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Rink preparations begin at Citizens Bank Park

by Adam Kimelman
PHILADELPHIA -- The first steps in the rink build for the 2012 Bridgestone NHL Winter Classic were taken Monday morning, as the installation began of the armor decking to protect the field at Citizens Bank Park.
Approximately 61,000 square feet of the decking will be installed by a crew from Toronto-based BaAM Productions, headed by project manager Chris Dowling.


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"This product is designed for military purposes," Dowling told "It locks together with a cam fitting so it's locked in horizontally and vertically, in both planes. So when the equipment drives over it, it has a rating of about 150,000 pounds per square foot. So it's used for much heavier-duty purposes than what we're using it for -- for tanks, for cranes, for the whole deal. We use it for fork lifts, Zambonis, other equipment. It's also used for pedestrian access. It's easier to walk on than it is to walk on the field."
When completed, the decking will ring the ballpark's warning traffic, come out under the temporary seating and broadcast positions that will be erected in center field and be the path the players walk from the dugouts to the rink. The only area that won't be covered is where the actual rink will go.
"We're trying to get it all done in two, 10-hour days," said Dowling. "We have 20 men laying the floor, plus supervision and fork lift traffic -- a total of 400 man hours."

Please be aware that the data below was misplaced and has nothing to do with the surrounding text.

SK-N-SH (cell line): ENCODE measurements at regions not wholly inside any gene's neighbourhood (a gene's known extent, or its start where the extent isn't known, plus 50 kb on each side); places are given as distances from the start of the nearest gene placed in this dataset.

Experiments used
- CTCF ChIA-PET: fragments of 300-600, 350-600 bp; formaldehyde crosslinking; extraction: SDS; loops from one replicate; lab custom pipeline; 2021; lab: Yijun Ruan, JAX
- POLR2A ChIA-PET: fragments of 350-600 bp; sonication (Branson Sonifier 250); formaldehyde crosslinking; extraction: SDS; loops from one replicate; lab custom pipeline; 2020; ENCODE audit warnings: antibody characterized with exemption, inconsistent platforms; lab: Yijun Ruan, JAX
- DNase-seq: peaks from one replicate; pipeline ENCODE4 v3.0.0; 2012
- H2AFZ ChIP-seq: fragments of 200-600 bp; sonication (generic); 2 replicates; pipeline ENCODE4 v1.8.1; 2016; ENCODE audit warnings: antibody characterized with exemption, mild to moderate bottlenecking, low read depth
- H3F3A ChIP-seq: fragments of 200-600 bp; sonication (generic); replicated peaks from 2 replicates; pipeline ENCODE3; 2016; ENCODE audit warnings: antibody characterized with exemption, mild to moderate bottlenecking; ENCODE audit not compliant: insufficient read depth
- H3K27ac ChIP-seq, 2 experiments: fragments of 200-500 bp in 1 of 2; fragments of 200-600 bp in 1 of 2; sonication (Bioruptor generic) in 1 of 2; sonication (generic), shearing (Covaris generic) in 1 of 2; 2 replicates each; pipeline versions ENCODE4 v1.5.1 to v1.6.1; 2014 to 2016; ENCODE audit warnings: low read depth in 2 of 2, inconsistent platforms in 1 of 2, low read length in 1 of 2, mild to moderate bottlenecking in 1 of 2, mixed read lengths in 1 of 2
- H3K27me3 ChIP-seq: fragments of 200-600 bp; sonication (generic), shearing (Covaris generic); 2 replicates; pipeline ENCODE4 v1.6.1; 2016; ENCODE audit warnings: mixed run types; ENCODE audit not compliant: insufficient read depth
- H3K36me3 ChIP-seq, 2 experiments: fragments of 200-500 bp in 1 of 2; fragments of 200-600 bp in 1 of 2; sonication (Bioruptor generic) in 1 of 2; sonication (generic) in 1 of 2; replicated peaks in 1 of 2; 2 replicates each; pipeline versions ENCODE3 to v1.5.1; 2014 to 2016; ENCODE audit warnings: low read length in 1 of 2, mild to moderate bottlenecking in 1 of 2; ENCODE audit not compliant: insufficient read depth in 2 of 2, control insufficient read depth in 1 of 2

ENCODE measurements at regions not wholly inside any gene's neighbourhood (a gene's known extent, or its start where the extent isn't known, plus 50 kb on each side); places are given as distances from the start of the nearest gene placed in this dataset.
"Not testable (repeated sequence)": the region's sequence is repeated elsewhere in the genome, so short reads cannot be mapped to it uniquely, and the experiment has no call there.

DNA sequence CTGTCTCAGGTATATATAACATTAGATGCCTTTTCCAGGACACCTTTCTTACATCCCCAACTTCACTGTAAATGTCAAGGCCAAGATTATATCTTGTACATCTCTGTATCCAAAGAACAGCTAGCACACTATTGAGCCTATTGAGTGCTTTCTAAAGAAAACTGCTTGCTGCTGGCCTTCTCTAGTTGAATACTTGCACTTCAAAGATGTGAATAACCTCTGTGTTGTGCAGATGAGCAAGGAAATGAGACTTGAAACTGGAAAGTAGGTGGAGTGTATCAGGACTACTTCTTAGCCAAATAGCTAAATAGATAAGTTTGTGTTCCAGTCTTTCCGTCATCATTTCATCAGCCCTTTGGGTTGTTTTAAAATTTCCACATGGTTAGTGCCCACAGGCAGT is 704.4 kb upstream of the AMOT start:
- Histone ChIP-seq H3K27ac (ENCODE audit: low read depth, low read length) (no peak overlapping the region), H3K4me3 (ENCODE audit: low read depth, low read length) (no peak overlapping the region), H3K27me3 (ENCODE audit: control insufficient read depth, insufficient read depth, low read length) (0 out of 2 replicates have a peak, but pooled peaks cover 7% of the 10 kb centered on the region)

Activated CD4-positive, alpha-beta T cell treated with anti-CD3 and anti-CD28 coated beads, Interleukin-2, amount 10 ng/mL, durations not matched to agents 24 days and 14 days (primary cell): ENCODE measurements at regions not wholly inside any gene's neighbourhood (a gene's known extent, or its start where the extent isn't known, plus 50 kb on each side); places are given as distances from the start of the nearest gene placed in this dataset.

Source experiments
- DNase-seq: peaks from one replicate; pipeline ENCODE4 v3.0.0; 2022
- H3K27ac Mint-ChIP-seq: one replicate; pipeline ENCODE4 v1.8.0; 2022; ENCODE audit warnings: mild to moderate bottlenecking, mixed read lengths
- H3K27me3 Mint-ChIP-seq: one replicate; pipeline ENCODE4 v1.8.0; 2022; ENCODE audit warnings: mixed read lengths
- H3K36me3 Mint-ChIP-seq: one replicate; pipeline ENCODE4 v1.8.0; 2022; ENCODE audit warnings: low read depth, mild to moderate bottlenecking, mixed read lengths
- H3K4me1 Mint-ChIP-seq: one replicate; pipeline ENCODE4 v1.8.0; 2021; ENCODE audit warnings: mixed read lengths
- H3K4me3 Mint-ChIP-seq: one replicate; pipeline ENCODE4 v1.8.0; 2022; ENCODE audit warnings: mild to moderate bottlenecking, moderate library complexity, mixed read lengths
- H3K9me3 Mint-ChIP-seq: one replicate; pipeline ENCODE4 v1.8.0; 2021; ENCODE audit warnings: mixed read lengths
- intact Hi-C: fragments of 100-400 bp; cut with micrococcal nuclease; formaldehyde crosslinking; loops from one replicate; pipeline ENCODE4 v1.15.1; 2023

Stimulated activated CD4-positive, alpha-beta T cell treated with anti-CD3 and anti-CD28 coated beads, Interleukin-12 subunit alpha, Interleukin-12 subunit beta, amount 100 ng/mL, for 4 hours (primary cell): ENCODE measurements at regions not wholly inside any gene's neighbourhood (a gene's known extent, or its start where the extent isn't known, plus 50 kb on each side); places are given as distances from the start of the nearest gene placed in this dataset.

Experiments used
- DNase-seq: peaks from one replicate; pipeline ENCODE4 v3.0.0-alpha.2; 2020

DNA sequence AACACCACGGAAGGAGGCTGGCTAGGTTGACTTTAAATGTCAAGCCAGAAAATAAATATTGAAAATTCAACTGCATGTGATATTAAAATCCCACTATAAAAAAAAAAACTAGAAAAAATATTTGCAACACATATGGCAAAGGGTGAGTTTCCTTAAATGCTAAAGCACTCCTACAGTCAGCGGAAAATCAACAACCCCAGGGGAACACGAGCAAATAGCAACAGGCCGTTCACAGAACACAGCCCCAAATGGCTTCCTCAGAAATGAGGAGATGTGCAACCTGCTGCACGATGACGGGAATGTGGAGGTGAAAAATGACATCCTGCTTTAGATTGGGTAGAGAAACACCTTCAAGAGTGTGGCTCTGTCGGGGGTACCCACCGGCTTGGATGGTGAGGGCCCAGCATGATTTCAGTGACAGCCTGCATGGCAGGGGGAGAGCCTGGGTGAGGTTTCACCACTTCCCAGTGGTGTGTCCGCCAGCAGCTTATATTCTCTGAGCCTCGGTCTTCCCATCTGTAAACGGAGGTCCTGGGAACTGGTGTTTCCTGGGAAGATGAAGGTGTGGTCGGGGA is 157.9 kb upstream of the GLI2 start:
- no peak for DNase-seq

This is the fourth year BaAM has taken this role at the Winter Classic, so they have their system perfected. However, there is a bit of a wrinkle this year.
Dowling said at the request of the Phillies, a heavier-duty decking material will be installed for the path the Zamboni will take. That means there will be about 10,000 square feet of the heavier-duty decking, combined with about 51,000 square feet of the other type of decking.
"The route for the Zamboni to go to the rink is a slightly heavier product," said Dowling. "What's going to go down on the rest of the field, on the warning track, it's still a heavy-duty product, but not as robust. … We would normally use the same product for the whole field, but given their request, we were able to do a hybrid system."
Contact Adam Kimelman at Follow him on Twitter: @NHLAdamK

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